http://askwhy.co.uk/dinosauroids/?p=12152

Why did the dinosaurs disappear? New evidence
Most dinosaurs were already under gradual extinction long before a large asteroid fell to Earth about 65 million years ago which became the final blow for them. This conclusion was reached by a new US-German research, shedding more light on one of the biggest enigmas in the history of the world,the extinction of the dinosaurs, a landmark event that paved the way for the prevalence of most mammals and eventually of human. The new study shows that ultimately the extinction of the dinosaurs was not a single, brief event.

http://www.learning-mind.com/why-did-the-dinosaurs-disappear-new-evidence/

Dinosaurs were wiped out by sudden drop in temperatures, not by comet striking the planet, scientists claimed.

http://www.telegraph.co.uk/science/dinosaurs/7624014/Dinosaurs-died-from-sudden-temperature-drop-not-comet-strike-scientists-claim.html
Volcanoes, Not Meteorite, Killed Dinosaurs, New Study Suggests

http://www.huffingtonpost.com/2012/12/08/volcanoes-killed-dinosaurs-india_n_2258395.html

Dinosaurs may not have been killed off by asteroid impact dust blocking out sunlight, a geologist says. Instead, the mass extinction associated with an asteroid impact 65 million years ago might have been caused by soot from global wildfires or sulfuric acid clouds that were a consequence of the collision.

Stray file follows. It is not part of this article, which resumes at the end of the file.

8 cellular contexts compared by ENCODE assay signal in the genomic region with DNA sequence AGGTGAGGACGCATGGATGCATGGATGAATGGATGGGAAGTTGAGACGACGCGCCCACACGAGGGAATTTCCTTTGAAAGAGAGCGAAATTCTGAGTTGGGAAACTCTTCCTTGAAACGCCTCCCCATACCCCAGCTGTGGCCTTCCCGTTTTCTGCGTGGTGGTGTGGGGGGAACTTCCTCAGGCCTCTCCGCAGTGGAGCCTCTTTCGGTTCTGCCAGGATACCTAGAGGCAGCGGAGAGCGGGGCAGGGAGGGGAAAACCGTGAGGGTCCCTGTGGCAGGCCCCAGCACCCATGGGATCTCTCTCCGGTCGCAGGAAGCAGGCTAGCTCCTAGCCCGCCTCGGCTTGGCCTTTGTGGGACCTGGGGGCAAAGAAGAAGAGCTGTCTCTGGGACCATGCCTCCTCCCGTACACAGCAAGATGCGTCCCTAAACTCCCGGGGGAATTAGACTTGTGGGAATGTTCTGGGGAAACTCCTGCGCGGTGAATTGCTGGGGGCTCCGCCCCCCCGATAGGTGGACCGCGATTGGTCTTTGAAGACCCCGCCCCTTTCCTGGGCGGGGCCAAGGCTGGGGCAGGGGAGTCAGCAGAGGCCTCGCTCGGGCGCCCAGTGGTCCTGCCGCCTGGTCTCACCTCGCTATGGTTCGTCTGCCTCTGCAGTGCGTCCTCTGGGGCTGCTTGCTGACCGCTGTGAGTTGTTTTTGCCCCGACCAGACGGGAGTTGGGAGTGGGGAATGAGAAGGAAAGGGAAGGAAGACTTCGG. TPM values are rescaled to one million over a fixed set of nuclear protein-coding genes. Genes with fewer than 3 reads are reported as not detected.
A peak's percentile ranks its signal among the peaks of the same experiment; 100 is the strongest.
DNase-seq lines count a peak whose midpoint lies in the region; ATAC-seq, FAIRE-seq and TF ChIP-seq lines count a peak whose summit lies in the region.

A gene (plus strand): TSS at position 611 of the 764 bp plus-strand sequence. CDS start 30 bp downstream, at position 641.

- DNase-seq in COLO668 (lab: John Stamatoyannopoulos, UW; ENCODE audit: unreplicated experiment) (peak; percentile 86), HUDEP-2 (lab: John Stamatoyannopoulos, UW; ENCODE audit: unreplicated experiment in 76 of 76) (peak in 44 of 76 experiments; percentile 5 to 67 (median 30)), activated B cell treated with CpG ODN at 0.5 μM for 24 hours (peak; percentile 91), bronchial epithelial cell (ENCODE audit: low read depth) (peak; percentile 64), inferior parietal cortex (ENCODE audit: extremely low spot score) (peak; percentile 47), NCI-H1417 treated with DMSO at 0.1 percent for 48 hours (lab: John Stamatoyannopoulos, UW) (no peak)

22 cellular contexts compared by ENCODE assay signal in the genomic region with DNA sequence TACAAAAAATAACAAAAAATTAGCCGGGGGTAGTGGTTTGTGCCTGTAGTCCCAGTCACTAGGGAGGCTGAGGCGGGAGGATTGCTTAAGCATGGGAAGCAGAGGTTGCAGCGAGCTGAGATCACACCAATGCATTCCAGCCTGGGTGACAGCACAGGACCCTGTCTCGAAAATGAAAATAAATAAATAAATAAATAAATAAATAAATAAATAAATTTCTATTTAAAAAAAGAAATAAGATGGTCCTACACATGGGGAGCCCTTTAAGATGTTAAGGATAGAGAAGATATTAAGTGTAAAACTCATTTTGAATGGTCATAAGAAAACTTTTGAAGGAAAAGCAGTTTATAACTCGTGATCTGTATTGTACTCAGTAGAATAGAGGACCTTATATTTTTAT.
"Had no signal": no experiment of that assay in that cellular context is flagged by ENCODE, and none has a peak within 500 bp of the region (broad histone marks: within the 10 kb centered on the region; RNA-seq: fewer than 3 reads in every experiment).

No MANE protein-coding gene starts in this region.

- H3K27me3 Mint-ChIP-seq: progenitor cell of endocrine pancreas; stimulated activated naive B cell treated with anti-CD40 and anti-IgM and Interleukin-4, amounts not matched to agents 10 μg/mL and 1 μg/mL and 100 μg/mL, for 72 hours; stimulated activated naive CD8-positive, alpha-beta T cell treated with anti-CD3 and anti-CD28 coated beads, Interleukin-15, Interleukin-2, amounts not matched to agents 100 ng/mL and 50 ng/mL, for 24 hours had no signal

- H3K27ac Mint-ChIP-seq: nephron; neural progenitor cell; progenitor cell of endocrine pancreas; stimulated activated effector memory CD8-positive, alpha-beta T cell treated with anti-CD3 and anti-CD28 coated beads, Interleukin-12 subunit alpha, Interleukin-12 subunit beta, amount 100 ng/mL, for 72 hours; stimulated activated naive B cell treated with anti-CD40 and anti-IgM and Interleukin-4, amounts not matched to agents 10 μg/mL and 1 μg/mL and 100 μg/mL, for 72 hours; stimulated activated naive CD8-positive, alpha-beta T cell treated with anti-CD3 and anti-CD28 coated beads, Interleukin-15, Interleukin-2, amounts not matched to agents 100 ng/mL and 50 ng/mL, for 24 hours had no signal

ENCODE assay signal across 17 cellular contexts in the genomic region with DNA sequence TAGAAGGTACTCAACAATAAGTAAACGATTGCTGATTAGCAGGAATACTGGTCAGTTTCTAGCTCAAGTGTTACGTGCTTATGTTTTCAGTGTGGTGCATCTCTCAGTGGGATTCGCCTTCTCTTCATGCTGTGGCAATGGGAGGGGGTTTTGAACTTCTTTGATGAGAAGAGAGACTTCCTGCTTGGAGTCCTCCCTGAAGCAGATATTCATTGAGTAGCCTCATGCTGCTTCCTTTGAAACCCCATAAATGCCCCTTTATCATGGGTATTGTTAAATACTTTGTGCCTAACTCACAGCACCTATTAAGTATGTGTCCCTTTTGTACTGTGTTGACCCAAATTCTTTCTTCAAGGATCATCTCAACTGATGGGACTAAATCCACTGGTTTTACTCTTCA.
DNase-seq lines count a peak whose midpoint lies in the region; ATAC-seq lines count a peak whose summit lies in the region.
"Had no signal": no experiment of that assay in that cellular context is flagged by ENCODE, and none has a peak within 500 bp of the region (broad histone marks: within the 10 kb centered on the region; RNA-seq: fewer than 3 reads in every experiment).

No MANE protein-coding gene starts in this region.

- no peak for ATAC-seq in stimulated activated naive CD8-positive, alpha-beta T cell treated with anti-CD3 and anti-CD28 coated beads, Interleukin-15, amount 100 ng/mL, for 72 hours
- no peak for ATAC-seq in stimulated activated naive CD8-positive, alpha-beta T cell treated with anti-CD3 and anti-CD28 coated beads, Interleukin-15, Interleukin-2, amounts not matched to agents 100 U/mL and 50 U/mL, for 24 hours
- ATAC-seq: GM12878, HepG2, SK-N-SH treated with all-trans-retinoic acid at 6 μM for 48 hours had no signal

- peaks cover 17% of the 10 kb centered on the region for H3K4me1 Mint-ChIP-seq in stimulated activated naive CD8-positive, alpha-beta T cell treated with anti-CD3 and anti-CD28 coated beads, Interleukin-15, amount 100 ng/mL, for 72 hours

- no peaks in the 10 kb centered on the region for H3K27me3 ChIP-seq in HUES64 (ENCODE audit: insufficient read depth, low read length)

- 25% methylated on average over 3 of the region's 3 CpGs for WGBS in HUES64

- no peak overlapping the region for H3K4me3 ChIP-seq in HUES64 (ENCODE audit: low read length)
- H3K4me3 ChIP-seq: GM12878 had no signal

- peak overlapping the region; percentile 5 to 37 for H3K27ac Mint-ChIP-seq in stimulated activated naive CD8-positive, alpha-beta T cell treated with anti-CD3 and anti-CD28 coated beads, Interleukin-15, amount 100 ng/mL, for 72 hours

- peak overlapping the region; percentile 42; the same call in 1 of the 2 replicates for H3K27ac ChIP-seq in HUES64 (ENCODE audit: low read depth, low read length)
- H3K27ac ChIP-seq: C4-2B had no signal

http://news.nationalgeographic.com/news/2002/02/0222_020222_dinodust.html

What Killed The Dinosaurs?
EXTINCTION THEORIES
Two main camps exist in paleontology today, each having a different view of what killed the dinosaurs and other organisms at the K-T boundary. Controversy has surrounded the topic since 1980; it has become difficult for the public (and the scientific world at large) to understand the issue due to the tangled assemblage of data which seems to point in many different directions. Luckily, the controversy has not harmed the study of mass extinction causation, but rather has made it a dynamic and interesting area. Every groundbreaking new hypothesis makes new headlines in the media, and excites researchers to delve further into the mystery. The major sides of the schism can be broken down (greatly simplifying the issue, but making it more accessible) into “intrinsic gradualists” and “extrinsic catastrophists.” We’ll describe each generalized group in turn, and then try to synthesize the available information so you can form your own opinion. But first, let’s outline what scientists generally agree that we know about the K-T boundary.